Serum Protein-Bound Carbohydrates and Other Glycoprotein Assays as Indicators of Tumor Burden,
ARMED FORCES RADIOBIOLOGY RESEARCH INST BETHESDA MD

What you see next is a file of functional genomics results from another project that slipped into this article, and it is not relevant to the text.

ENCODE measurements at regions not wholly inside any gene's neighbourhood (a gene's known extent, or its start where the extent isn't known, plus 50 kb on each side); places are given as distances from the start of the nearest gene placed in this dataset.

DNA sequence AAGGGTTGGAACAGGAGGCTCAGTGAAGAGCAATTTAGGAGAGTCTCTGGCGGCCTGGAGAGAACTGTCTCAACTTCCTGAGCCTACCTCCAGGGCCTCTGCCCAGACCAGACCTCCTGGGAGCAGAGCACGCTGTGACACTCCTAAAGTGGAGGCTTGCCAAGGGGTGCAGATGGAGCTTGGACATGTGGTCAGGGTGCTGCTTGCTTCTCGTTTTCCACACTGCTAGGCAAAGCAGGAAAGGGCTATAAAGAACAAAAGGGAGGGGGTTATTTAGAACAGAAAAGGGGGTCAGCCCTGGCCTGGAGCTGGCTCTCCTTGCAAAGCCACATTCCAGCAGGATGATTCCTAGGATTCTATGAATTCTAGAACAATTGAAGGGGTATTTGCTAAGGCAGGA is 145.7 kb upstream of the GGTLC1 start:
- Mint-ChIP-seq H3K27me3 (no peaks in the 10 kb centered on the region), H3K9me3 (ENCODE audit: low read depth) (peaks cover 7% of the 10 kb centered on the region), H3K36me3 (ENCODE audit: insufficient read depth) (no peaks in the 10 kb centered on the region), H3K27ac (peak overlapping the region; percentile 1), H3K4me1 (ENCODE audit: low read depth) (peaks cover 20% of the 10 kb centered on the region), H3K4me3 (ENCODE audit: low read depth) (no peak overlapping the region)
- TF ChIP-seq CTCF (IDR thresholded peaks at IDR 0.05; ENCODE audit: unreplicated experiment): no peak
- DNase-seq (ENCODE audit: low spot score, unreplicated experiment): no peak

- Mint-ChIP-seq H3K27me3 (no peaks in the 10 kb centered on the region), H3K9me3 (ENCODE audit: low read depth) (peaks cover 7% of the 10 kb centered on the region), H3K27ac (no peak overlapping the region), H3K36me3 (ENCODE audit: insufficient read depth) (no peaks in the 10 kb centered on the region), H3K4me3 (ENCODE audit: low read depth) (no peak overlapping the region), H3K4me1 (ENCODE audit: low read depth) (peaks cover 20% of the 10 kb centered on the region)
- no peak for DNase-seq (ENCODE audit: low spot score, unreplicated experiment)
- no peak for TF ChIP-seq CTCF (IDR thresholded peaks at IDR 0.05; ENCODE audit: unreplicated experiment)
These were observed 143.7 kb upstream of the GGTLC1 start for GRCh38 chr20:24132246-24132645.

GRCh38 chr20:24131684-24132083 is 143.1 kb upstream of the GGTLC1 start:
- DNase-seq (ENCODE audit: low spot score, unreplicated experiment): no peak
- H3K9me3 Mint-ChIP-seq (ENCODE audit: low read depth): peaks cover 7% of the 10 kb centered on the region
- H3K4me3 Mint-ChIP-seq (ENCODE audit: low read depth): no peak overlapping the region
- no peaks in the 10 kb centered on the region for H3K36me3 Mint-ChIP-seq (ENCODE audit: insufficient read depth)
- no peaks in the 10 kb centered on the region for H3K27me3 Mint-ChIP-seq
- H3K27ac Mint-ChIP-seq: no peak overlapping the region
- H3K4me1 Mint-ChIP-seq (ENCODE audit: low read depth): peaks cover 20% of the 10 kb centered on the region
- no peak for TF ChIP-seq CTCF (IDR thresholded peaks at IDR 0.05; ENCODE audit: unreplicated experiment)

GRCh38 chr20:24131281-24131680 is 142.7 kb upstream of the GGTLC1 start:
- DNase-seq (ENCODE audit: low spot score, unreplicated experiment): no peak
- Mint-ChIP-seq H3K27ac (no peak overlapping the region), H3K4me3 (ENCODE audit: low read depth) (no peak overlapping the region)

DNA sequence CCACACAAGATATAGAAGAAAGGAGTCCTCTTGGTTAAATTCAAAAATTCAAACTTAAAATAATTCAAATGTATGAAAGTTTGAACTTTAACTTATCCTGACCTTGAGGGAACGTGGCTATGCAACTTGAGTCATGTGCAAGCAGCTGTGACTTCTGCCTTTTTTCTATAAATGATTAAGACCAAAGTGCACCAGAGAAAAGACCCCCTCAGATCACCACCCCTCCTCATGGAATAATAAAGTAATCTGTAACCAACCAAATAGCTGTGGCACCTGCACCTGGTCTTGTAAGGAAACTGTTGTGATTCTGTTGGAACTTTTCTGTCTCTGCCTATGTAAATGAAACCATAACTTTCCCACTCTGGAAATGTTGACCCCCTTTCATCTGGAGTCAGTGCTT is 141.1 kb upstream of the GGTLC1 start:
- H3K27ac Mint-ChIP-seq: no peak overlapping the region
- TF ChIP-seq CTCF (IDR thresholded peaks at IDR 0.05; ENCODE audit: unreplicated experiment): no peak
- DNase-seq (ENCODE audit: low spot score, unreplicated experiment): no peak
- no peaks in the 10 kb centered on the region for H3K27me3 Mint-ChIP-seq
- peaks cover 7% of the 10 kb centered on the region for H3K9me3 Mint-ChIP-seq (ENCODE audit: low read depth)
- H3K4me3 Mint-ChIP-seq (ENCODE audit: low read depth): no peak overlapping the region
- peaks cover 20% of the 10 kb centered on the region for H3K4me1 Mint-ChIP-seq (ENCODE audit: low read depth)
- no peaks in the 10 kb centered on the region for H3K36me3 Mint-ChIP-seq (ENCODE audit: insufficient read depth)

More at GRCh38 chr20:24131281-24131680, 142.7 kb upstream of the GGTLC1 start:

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Elevations in serum glycoproteins and protein-bound carbohydrates PBC are significant consequences of radiation damage, trauma, and certain disease states such as cancer. Thus, it is important to determine the diagnostic, prognostic, and functional significance of the glycoprotein elevations in various injuries and diseases. Levels of glycoprotein-associated carbohydrates neutral hexoses, hexosamines, sialic acid, and fucose were determined in the serum of patients with either local, regional or metastatic cancer, patients clinically cured of cancer, and controls smokers and nonsmokers. Total protein-bound carbohydrates were compared to levels of 17 normal serum glycoproteins, carcinoembryonic antigen CEA, and to lymphocyte reactivity to phytohemagglutinin PHA. Tumor burden was directly related to protein-bound carbohydrate levels in patient groups. Levels of bound carbohydrates reflect the sum of all the changes in serum glycoproteins, but primarily changes in the acute-phase proteins alpha 1-acid glycoprotein, alpha 1-antitrypsin, haptoglobin, and ceruloplasmin found in the alpha-globulin fraction of serum. Serum protein-bound carbohydrates, such as sialic acid, appear to be better tumor markers than CEA in patients with various types of solid malignancies. Increases in sialic acid in tumor-bearers do not appear to correlate with increases in CEA, suggesting that a nonspecific tumor marker and a tumor-derived marker may complement each other in assessing patient status.